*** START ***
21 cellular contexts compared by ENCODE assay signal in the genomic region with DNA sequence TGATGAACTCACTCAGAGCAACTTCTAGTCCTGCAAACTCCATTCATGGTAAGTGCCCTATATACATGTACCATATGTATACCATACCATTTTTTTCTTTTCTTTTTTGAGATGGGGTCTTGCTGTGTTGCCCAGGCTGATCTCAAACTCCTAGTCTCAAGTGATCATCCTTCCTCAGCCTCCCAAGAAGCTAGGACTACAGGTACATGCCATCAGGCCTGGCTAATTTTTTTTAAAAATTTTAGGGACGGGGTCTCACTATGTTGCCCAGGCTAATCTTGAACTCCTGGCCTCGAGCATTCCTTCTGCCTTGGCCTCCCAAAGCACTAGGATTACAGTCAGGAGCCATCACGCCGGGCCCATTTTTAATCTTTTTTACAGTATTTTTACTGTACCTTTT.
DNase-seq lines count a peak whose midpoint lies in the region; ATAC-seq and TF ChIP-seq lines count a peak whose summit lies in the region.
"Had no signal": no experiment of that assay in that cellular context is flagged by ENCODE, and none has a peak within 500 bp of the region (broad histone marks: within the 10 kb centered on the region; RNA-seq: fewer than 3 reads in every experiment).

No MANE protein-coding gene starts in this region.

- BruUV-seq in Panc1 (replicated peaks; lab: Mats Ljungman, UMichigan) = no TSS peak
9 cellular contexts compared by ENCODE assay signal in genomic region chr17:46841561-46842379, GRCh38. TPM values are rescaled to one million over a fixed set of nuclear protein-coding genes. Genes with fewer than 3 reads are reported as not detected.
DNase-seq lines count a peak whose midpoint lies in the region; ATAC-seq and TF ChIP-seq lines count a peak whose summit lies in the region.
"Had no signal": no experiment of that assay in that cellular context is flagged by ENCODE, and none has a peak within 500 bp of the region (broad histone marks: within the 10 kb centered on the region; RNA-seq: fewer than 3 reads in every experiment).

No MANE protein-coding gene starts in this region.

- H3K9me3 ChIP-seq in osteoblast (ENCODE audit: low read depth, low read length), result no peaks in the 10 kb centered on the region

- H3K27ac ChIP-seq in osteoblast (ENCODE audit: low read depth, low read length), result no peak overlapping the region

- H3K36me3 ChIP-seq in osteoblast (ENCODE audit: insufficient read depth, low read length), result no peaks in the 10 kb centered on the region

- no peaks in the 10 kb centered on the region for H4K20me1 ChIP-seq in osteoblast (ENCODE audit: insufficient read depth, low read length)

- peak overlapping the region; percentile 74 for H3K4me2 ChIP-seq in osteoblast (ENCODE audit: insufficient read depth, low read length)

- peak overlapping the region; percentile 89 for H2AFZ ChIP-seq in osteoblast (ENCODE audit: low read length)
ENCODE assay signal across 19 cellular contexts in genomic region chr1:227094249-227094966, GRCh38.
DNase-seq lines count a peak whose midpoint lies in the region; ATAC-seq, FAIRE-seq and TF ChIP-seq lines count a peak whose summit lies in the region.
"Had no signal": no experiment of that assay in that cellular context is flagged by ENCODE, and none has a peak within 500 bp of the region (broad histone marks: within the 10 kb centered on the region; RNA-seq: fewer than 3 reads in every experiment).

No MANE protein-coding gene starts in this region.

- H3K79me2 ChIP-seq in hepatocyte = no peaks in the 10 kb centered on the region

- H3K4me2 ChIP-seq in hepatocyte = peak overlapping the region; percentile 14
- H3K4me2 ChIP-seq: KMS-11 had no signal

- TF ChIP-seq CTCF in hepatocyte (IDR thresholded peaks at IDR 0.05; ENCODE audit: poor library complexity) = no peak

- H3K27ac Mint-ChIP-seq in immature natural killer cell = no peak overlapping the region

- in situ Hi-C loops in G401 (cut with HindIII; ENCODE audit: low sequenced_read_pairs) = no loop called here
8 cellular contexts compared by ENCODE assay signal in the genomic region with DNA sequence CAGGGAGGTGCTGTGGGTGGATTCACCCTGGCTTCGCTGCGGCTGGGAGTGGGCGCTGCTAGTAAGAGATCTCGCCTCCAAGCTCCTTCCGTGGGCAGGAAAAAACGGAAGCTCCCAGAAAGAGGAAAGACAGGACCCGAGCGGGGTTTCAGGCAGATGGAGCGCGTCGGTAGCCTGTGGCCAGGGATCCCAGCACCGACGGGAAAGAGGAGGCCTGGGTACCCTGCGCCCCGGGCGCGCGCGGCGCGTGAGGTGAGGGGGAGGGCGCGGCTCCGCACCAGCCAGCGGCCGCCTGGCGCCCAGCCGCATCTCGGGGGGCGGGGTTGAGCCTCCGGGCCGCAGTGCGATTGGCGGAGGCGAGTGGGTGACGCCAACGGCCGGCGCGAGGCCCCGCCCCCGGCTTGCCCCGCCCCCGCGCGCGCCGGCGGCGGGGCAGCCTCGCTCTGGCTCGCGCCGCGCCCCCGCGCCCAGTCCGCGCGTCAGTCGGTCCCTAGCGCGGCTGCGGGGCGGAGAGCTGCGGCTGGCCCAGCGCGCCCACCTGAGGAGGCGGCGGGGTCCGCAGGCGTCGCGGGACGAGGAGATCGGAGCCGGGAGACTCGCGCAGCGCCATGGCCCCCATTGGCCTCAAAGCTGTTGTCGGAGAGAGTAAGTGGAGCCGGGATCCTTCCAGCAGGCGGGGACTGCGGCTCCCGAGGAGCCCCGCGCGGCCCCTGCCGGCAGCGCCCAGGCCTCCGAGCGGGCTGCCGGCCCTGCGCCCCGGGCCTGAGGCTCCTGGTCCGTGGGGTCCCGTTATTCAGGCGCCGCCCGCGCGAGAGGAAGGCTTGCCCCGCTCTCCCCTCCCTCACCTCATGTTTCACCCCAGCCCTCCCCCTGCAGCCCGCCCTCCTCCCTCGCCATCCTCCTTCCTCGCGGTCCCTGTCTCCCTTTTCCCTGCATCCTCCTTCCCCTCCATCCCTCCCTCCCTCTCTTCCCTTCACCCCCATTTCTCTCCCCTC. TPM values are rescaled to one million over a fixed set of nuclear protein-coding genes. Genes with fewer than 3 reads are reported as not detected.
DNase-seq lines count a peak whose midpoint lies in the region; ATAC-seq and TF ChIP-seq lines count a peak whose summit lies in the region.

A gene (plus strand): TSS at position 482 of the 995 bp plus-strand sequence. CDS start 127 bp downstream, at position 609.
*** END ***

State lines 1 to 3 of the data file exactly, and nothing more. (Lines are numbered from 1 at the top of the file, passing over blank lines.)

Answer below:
21 cellular contexts compared by ENCODE assay signal in the genomic region with DNA sequence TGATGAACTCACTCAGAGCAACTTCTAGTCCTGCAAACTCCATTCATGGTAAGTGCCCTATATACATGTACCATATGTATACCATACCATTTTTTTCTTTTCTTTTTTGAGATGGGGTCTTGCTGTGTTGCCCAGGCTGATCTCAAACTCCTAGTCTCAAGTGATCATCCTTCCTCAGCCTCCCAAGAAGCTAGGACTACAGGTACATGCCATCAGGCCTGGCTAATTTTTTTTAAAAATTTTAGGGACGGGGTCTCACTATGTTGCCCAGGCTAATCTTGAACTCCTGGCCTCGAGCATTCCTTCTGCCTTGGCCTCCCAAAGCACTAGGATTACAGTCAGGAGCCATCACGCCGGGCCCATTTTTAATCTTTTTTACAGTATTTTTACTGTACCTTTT.
DNase-seq lines count a peak whose midpoint lies in the region; ATAC-seq and TF ChIP-seq lines count a peak whose summit lies in the region.
"Had no signal": no experiment of that assay in that cellular context is flagged by ENCODE, and none has a peak within 500 bp of the region (broad histone marks: within the 10 kb centered on the region; RNA-seq: fewer than 3 reads in every experiment).